// Bad
public void boom() { ... }

// Good. Don't touch.
public final void dontTouch() { ... }

Yes. It’s final. If that doesn’t work for you, patch it, or instrument it, or rewrite the byte code. Or send a feature request. I’m sure that your intent of overriding the above isn’t a good idea anyway.

7. All variables and parameters are final

As I said. I don’t trust myself (to not accidentally overwrite my values). Having said so, I don’t trust myself at all. Because…

… which is why all variables and parameters are made final, too.

// Bad
void input(String importantMessage) {
    String answer = "...";

    answer = importantMessage = "LOL accident";
}

// Good
final void input(final String importantMessage) {
    final String answer = "...";
}

OK, I admit. This one, I don’t apply very often, really, although I should. I wish Java got it right like Scala, where people just type val all over the place, without even thinking about mutability – except when they need it explicitly (rarely!), via var.

8. Don’t trust generics when overloading

Yes. It can happen. You believe you wrote that super nice API which totally rocks and is totally intuitive, and along comes some user who just raw-casts everything up to Object until the darn compiler stops bitching, and suddenly they’ll link the wrong method, thinking it’s your fault (it always is).

Consider this:

// Bad
<T> void bad(T value) {
    bad(Collections.singletonList(value));
}

<T> void bad(List<T> values) {
    ...
}

// Good
final <T> void good(final T value) {
    if (value instanceof List)
        good((List<?>) value);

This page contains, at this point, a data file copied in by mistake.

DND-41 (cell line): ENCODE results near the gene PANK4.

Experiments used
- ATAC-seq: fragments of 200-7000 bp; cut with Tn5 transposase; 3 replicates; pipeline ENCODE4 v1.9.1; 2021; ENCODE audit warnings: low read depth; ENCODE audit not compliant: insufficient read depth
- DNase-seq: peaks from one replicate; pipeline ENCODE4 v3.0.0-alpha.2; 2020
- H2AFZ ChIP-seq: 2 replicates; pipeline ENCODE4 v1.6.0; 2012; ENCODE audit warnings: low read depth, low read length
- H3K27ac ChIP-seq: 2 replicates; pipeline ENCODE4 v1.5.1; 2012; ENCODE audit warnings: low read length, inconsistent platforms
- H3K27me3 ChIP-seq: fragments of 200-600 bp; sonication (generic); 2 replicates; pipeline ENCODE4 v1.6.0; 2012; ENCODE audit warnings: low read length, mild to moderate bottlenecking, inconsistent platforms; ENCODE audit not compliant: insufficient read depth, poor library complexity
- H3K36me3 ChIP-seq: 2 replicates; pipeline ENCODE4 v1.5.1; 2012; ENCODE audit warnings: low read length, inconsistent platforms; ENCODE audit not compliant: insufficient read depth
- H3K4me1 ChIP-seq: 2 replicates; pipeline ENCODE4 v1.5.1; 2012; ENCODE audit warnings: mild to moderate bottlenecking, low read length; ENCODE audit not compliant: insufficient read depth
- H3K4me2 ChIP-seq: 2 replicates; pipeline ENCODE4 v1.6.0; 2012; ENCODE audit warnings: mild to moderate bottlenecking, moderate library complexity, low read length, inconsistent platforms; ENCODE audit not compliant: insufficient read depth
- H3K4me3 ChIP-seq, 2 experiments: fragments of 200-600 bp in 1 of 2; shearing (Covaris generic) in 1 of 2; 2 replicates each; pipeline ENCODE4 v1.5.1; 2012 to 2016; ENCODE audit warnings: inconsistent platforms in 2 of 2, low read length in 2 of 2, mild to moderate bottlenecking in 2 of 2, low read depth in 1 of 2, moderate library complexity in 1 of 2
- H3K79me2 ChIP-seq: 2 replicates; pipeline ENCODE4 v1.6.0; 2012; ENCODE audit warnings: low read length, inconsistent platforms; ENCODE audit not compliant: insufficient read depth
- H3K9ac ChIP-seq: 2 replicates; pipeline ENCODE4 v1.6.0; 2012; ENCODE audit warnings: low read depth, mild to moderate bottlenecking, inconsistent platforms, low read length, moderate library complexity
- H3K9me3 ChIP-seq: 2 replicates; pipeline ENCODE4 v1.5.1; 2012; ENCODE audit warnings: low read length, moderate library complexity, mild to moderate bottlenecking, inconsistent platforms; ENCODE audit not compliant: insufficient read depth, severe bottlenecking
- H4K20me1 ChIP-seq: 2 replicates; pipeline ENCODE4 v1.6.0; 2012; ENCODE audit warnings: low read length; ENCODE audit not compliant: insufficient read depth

else
        good(Collections.singletonList(value));
}

final <T> void good(final List<T> values) {
    ...
}

Because, you know… Your users, they’re like:

// This library sucks
@SuppressWarnings("all")
Object t = (Object) (List) Arrays.asList("abc");
bad(t);

Trust me. I’ve seen everything. Including things like:

7h6fah71

 

 

 

It’s good to be paranoid.

9. Always throw on switch default

Switch… One of those funny statements where I don’t know whether to petrify with awe or to just cry. Anyway, we’re stuck with switch, so we may as well get it right when we have to. i.e.

// Bad
switch (value) {
    case 1: foo(); break;
    case 2: bar(); break;
}

// Good
switch (value) {
    case 1: foo(); break;
    case 2: bar(); break;
    default:
        throw new ThreadDeath("That'll teach them");
}

Because that moment where value == 3 is introduced into the software, it’ll come for sure! And don’t say enum, because it’ll happen to enums as well!

10. Switch with curly braces

In fact, switch is the most wicked statement anyone has every allowed to get into a language while they were either drunk or lost a bet. Consider the following example:

// Bad, doesn't compile
switch (value) {
    case 1: int j = 1; break;
    case 2: int j = 2; break;
}

// Good
switch (value) {
    case 1: {
        final int j = 1;
        break;
    }
    case 2: {
        final int j = 2;
        break;
    }

    // Remember:
    default:
        throw new ThreadDeath("That'll teach them");
}

Within the switch statement, there is only one scope defined among all the case statements. In fact, these case statements aren’t even really statements, they’re like labels and the switch is a goto call. In fact, you could even compare case statements with the astonishing FORTRAN 77 ENTRY statement, a device whose mystery is only exceeded by its power.

This means that the variable final int j is defined for all the different cases, regardless if we issue a break or not. Not very intuitive. Which is why it’s always a good idea to create a new, nested scope per case statement via a simple block. (but don’t forget the break within the block!)

Conclusion

Paranoid programming may seem weird at times, as code often turns out to be a bit more verbose than really needed. You might think, “oh this is never gonna happen”, but as I said. After 20 years or so programming, you just don’t want to fix those stupid little unnecessary bugs anymore that exist only because the language is so old and flawed. Because you know…

What’s your most paranoid quirk in programming?

Author
Lukas Eder
Lukas is a Java and SQL aficionado. He’s the founder and head of R&D at Data Geekery GmbH, the company behind jOOQ, the best way to write SQL in Java.